Top tips for maintaining your swimming pool in France
- Credit: Dreamstime
If buying a French property has also made you a first-time pool owner, what do you need to know to maintain it properly? Brian McHale explains
Whether you have a salt pool, an infinity pool, an above-ground pool, a fibreglass pool, a plunge pool or even a campsite pool, there is one simple rule that will keep it clean and healthy, and that is a strict and regular cleaning regime. If you left your house totally unattended for three or four months you would not expect to return and find it looking as clean and fresh as when you left, so why would you expect a pool to be any different.
Many people with properties in France let them out as holiday accommodation, and in this situation it is especially important that the water is healthy and of high quality. Not only is it the law but it may impact directly on your rental income. It is not really enough to rely on the changeover lady to give the pool a quick vacuum; you need to be sure your pool is sparkling clean and properly sanitised.
Do not expect to leave a large body of water sitting in one place for a long period of time, unless you want an open invitation to all the local aquatic wildlife to bed down there awaiting your return.
Another key element in keeping your swimming pool clean is to keep the dirt out of it in the first place, so try not to have any loose material such as sand or gravel close by, and keep potted plants well away from the water. Try to site your pool away from trees and shrubs, especially pine trees, and if possible install a poolside shower to rinse dirty feet and suncreamed bodies before entering the pool. Also, keep it covered when not in use.
If you are heating your pool then you shouldn’t make it too warm – anything over 28 degrees celsius will encourage algae growth and can also damage the liner. It will generally make the job of the pool chemicals more difficult too.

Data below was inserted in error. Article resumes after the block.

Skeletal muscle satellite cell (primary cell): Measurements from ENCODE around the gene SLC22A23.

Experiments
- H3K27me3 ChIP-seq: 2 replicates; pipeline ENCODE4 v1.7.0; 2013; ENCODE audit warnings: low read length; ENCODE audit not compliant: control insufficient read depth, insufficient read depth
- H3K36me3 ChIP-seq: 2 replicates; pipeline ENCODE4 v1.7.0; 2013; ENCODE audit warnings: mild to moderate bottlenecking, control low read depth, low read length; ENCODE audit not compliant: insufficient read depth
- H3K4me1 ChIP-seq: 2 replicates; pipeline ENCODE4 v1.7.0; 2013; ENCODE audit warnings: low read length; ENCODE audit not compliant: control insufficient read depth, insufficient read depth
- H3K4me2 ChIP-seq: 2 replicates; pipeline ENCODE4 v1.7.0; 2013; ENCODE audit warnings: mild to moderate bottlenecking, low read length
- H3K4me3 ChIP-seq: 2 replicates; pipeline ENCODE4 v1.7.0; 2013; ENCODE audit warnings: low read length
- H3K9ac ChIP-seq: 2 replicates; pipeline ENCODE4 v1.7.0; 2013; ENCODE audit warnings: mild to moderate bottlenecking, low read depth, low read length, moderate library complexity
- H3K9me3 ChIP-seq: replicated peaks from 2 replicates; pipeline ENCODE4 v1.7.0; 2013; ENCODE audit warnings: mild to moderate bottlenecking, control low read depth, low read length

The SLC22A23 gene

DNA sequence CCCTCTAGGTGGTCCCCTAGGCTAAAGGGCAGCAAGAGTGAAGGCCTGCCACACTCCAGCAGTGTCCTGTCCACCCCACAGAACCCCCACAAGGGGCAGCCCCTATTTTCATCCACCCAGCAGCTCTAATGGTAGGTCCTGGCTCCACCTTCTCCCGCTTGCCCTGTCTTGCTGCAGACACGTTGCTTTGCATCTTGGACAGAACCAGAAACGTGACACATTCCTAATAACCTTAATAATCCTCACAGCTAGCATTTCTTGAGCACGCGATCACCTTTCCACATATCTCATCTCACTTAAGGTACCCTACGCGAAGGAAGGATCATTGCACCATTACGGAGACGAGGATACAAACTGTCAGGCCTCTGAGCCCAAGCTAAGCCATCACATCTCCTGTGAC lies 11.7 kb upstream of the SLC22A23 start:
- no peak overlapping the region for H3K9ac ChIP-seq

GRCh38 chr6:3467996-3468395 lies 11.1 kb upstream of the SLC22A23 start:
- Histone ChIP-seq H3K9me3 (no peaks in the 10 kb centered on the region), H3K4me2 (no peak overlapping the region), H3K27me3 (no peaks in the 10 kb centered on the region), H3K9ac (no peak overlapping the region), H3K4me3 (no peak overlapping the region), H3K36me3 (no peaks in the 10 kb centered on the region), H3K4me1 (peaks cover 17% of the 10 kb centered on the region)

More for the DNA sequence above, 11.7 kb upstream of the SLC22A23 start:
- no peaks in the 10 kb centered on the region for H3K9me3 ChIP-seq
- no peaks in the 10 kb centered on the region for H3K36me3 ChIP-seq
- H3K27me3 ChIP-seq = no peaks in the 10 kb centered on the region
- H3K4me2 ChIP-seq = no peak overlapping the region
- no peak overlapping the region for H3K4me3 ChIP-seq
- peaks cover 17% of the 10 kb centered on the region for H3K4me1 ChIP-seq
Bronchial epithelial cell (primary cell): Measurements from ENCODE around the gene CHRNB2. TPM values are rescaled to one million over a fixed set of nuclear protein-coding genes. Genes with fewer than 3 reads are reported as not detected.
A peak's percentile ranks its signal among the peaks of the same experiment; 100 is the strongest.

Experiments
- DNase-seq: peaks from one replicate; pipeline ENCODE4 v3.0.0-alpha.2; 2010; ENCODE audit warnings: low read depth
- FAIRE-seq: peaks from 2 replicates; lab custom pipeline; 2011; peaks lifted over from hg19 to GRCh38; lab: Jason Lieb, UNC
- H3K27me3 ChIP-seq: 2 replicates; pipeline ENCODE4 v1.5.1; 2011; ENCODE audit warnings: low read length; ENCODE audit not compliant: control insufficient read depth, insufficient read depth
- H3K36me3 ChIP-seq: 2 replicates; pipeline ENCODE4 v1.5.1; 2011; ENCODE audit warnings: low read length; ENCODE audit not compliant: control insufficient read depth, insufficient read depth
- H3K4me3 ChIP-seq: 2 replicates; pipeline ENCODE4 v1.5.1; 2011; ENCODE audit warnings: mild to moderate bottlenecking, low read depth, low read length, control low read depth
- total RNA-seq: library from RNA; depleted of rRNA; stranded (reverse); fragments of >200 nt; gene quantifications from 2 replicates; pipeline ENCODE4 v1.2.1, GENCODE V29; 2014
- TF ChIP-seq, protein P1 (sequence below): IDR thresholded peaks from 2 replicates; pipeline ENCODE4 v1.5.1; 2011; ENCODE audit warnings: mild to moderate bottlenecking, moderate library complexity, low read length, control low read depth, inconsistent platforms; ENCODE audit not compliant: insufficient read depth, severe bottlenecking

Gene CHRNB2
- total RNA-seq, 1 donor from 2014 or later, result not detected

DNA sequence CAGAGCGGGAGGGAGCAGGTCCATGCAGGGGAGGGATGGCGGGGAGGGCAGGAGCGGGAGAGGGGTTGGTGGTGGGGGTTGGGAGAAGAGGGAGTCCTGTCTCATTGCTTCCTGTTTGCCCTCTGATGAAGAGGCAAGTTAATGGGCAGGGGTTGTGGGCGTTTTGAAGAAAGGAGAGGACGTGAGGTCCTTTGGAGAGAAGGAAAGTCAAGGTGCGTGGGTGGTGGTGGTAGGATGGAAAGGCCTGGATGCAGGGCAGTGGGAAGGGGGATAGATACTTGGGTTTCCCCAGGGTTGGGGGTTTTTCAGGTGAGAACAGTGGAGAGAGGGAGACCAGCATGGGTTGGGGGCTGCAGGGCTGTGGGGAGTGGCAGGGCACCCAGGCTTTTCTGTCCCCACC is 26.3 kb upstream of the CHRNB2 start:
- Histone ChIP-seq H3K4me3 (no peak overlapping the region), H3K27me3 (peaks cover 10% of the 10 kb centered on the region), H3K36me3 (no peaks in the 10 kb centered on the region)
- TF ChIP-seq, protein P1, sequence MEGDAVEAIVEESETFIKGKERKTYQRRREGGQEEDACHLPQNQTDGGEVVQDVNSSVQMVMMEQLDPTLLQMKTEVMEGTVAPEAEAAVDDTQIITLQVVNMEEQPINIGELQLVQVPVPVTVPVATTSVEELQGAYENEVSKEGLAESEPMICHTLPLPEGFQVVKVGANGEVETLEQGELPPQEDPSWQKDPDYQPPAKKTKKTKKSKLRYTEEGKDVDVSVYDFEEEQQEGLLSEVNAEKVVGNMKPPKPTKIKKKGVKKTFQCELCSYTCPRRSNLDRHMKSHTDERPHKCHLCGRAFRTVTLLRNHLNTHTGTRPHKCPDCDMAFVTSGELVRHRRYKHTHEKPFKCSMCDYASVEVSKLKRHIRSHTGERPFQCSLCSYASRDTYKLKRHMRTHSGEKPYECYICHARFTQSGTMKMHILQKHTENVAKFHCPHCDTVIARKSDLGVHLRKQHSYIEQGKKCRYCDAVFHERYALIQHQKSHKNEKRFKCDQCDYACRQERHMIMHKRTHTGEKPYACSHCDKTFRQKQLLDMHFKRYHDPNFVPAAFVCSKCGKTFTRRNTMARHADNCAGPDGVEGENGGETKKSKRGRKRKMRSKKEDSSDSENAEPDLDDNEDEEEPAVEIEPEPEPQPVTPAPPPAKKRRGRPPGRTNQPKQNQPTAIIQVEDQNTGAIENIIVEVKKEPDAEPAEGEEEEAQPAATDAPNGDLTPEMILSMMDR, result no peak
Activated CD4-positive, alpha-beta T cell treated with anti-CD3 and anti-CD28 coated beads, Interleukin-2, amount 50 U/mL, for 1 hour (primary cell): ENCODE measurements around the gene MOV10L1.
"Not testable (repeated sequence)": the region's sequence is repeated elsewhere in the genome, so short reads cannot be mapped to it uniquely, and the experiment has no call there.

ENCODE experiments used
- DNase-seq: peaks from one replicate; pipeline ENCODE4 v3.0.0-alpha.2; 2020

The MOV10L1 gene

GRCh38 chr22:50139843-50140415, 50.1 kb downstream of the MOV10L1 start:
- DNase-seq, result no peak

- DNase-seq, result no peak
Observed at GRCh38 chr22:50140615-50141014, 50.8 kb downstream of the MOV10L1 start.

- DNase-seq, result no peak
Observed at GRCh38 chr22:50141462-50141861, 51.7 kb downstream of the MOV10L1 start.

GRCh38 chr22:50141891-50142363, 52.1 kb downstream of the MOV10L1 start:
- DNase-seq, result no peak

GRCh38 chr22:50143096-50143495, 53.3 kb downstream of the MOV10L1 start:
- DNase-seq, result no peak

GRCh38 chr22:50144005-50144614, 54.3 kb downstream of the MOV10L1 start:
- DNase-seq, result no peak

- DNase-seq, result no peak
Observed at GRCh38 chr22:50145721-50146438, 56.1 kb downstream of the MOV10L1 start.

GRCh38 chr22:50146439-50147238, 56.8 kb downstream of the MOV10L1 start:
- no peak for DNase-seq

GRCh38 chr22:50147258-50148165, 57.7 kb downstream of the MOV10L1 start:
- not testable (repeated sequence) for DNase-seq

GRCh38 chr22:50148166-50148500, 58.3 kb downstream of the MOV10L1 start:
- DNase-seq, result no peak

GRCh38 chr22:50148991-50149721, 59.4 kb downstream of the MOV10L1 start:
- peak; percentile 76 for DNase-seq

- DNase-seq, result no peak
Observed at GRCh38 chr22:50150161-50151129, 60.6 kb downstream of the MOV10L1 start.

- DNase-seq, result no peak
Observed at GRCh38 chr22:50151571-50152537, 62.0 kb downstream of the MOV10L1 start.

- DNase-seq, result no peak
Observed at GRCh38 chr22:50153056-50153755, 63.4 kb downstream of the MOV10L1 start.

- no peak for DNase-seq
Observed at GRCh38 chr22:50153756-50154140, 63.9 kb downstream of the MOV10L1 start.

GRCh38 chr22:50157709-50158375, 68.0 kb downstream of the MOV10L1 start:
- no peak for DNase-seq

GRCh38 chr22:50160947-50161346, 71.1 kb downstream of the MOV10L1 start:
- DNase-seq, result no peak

It often amazes me as both a pool professional and a parent that time and again I see people arriving in France to uncover a slimy green mess, dash off down to the local bricolage store and purchase an array of chemicals, and then two days later when the water looks vaguely blueish, they chuck the kids in. The same kids that they protectively guard from every possible external influence and illness in the UK.
- 1 Why I swapped my life as a London doctor for a château in France!
- 2 Eco-friendly France: 5 new laws for 2022 plus 5 more for the future
- 3 Dirk Bogarde’s France: the legendary actor’s happy place
- 4 Bargain Properties: 15 French houses on the market for under €50,000
- 5 Who are the Kretz family members from Netflix’s The Parisian Agency?
- 6 Say cheese! 7 unusual French cheeses to add to your cheese board
- 7 We still want to escape to the château – but maybe not to do a Dick and Angel!
- 8 Book Competition: Win a copy of Paris: Capital of Guerlain by Laurence Benaïm
- 9 Visa pro: acquiring long-stay visas to work in France
- 10 French property: Where is best to invest?
The key component in your armoury against an unsafe pool is the filtration system. Consisting of a pump and a filtration unit it must be capable of circulating the entire contents of the pool in a maximum of eight hours. Buying a pump that is not up to the job is very much a false economy and you’ll find yourself fighting an uphill battle from the start.